You be the judge: Am I just unsympathetic to claims that amount to a civil right to have sex in public places? Or am I just jealous that I'm not having sex outdoors too?
Wall Street intentionally builds systems to cream off massive payments:
What’s wrong with financial-industry compensation? In a nutshell, bank executives are lavishly rewarded if they deliver big short-term profits — but aren’t correspondingly punished if they later suffer even bigger losses. This encourages excessive risk-taking: some of the men most responsible for the current crisis walked away immensely rich from the bonuses they earned in the good years, even though the high-risk strategies that led to those bonuses eventually decimated their companies, taking down a large part of the financial system in the process.
Sunday, September 20, 2009
Saturday, September 19, 2009
Friday, September 18, 2009
The rest of big media may finally be figuring out that trying to be only slightly more honest than Fox is a losing proposition - Fox is still going harder right to distinguish its brand, and Fox will still say nasty lies about you. Meanwhile, you've lost any chance you had of serving a different market segment because everything you say looks (and smells) like slightly watered down bullshit.
Could CNN, ABC, MSNBC, NBC, and CBS finally learn to consider the source?
One other thing to notice: When their ox is gored, media outlets have no trouble whatsoever calling a falsehood false. If only they'd be so bold when Republicans lie...
Wednesday, September 16, 2009
Vocab transitions because individuals want their words to impact on those who hear them, never mind that English already has good, well-known, strong words.
Strangulation is better than “traumatic asphyxia” caused by “neck compression.”
Suspect is better than person of interest.
Longer is often not better. See my first clause above. Individuals!? People! (Or persons if you're using 1930s vocabulary.)
Happiness is a warm gun. On a train, with the Tangerine Dream (do they cover the Beatles?) and Rebecca DeMornay. Or something.
It's risky to parse big media too closely. Which is true about the bill that allows guns on Amtrak?
- "allows individuals to bring their guns on trains in a manner similar to that of airlines", or
- "Before checking the bag or boarding the train, the passenger must declare that the firearm or pistol is in his or her bag and is unloaded." (emphasis added)
Side note for Republicans who want to verify everything regarding immigration status (papers please!), two of the three provisions that CNN calls out amount to: you're a gun owner; hey, we trust you.
Tuesday, September 15, 2009
Media coverage of politics is no longer driven by the New York Times or the Washington Post, not even by CBS, but rather by Fox News, talk radio, the Wall Street Journal editorial page, Drudge's rumor-mongering (still prospering on one semen stain after all these years!), and the rest of the concerted conservative corporate propaganda machine. The first draught of history is a heady blend of angry, paranoid, proudly ignorant Kool-Aid.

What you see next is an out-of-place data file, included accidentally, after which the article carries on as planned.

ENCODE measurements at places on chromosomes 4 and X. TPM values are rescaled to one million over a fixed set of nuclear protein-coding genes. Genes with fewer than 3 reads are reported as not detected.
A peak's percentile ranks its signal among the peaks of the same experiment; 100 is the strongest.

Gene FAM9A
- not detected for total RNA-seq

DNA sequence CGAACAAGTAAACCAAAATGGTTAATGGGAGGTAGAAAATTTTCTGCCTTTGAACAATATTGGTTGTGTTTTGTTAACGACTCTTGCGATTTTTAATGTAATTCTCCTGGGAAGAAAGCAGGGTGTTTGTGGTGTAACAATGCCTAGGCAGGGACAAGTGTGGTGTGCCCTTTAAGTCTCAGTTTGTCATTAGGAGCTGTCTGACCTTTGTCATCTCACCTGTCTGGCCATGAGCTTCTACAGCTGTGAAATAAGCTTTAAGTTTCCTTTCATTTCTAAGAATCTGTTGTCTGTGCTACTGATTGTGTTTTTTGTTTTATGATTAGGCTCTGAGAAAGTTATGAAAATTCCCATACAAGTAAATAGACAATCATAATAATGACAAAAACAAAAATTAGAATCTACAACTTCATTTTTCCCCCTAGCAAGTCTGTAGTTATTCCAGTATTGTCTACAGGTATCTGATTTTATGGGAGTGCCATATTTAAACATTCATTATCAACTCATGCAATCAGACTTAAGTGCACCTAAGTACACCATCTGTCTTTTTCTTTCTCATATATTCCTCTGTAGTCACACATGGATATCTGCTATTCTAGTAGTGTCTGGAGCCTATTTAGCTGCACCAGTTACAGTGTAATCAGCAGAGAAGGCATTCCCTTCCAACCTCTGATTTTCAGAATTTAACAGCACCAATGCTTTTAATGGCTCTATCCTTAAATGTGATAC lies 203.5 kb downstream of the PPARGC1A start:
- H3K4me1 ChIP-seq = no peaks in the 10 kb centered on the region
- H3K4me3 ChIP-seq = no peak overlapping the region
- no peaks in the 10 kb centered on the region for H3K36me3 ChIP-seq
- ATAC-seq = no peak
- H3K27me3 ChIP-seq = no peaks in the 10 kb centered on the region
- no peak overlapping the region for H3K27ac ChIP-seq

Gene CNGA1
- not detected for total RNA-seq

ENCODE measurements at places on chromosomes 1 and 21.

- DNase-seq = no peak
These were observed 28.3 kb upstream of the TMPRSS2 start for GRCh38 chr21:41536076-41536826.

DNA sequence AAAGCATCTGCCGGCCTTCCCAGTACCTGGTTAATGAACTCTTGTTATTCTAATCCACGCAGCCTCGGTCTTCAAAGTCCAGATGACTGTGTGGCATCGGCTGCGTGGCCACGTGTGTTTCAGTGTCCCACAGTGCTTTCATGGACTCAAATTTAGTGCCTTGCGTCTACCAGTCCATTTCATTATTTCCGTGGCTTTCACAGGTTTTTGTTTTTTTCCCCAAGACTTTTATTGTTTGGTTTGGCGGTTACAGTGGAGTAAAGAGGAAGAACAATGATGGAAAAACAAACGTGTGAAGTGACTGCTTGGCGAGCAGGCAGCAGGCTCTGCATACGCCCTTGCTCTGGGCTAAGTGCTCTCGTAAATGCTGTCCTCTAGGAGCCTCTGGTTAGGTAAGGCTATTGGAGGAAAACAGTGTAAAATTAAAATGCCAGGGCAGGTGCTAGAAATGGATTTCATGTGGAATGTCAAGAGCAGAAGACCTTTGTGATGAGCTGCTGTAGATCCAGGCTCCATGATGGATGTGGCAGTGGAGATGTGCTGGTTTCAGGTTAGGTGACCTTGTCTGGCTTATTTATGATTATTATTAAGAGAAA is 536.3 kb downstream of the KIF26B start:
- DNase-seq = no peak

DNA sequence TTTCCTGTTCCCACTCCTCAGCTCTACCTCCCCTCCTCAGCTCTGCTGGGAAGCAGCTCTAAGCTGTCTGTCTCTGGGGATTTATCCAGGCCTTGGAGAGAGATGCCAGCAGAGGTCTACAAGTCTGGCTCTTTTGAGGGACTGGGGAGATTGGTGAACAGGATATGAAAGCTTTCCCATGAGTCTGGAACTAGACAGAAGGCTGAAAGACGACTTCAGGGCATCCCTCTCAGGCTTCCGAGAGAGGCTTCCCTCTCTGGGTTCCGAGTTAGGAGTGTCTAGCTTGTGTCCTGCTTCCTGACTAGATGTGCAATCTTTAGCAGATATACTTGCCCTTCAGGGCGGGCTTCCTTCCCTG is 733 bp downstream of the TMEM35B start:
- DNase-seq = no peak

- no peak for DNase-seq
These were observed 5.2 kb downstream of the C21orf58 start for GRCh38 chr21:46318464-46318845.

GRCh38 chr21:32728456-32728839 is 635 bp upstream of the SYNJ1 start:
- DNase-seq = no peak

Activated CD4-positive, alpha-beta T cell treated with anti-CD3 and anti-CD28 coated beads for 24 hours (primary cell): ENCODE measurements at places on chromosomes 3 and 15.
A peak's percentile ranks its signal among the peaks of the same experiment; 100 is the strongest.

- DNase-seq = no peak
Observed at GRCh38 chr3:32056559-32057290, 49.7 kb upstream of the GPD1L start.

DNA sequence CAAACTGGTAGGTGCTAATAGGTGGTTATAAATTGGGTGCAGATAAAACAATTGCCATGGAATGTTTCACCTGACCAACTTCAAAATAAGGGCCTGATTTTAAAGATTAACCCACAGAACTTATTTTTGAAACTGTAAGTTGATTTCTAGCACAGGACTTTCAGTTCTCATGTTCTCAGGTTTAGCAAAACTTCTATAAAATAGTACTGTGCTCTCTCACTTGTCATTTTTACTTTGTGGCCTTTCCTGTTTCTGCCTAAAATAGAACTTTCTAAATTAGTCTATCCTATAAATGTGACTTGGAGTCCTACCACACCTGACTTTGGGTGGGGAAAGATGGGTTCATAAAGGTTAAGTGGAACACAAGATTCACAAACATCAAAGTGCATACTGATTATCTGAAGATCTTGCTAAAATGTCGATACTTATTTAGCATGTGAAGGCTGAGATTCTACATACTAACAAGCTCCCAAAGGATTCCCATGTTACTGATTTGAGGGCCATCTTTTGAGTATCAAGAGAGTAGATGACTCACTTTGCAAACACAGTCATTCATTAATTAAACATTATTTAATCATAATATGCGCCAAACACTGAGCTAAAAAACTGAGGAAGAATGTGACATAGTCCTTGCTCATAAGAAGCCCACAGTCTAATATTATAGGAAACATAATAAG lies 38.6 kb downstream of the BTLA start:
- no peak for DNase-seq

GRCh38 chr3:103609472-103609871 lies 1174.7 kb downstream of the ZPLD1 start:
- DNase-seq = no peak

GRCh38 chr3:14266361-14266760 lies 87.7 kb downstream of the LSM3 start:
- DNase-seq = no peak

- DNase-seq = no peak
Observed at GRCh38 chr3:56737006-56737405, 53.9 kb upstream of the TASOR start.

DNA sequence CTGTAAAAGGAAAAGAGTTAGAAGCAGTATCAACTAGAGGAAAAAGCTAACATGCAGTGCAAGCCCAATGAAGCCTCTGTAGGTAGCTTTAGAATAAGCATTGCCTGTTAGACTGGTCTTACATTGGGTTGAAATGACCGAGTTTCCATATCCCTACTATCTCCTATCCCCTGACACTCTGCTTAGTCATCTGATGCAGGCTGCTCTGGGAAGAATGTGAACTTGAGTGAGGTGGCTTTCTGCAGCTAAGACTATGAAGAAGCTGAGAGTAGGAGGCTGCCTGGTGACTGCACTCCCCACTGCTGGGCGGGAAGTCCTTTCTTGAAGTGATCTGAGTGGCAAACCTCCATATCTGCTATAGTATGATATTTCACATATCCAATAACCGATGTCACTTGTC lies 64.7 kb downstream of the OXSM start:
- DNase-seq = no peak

Any history of this period that's not a revisionist history will purvey the thoroughgoing bullshit of our age.
South Carolina Republicans are gleeful because they're going to save "Joe" Wilson's seat in Congress. Whoop-de-doo.
Democrats don't need another Blue Dog , and that district is not going to elect even a moderate.
Censuring "Joe" casts in high relief the difference between Democrats and Republicans, and that helps Democrats. Helping South Carolina Republicans, who were going to win everything that matters in the Palmetto bug state, is a small price to pay.
Monday, September 14, 2009
Bill Maher tells Barack Obama to man up:
What got Van Jones fired was they caught him on tape saying that Republicans are assholes. And they call it "news." And Obama didn't say a word in defense of Jones and basically fired him when Glenn Beck told him to. Just like we dropped "end of life counseling" from health care reform because Sarah Palin said it meant "death panels" on her Facebook page.
Crazy evil morons make up things for Obama to do, and he does it.
Sunday, September 13, 2009
Without substantial regulation of Wall St., the fall 2008 bailout of irresponsible and bankrupt titans of finance amounts to theft from the middle class for the benefit of the rich.
Click image for full Bruce Plante/Tulsa World cartoon.
Saturday, September 12, 2009
Gail Collins ranges widely and well. Here's a nice bit:
The one thing that unites [tea party movement activists] seems to be a sense of inchoate rage. Although mentioning it makes them really, really mad.
Senate Democrats roll over and acquiesce to "Joe" Wilson's breach of decorum.
Maybe changes were needed in this area. But to make them right now rewards the worst elements of American politics.
Any idiot would know that. But apparently not the Democratic leadership in the Senate.
It's really too bad Andrew Card isn't going to run for Ted Kennedy's Senate seat. I would have enjoyed immensely the chance the electorate would have had to call Card onto the carpet for his record of obeisant Bushism. Any Massachusetts election that's a referendum on Duhbya is a good election.
Friday, September 11, 2009
If law enforcement can't protect a witness from a two-bit gang member, it surrenders the field to violence. This punk needs to go away for a long, long time, till his balls shrivel up to the size of raisins at least and probably for life.
Republicans are fond of claiming that Duhbya "kept us safe" after 9/11. Well, I would not give you false hope, but today Obama's record by their standards is undeniably better than Duhbya's.
As a defender of rationality rather than sticking my head in the sand, I know that there's no guarantee of the continued providence of safety. But maybe we can all agree on the hope of our continued safety and argue about credit at leisure.
Thursday, September 10, 2009
The other Joe Wilson (R-You Lie!) may have won the race to the bottom for Republicans - though only when sitting in joint session of Congress; outside they wouldn't see the bottom in the Marianas Trench. Even in the allegedly hallowed halls of the Capitol, that's quite an achievement in the GOP, which finds civility to be a virtue if only Democrats would practice it by laying [sic] back and thinking of England (again!).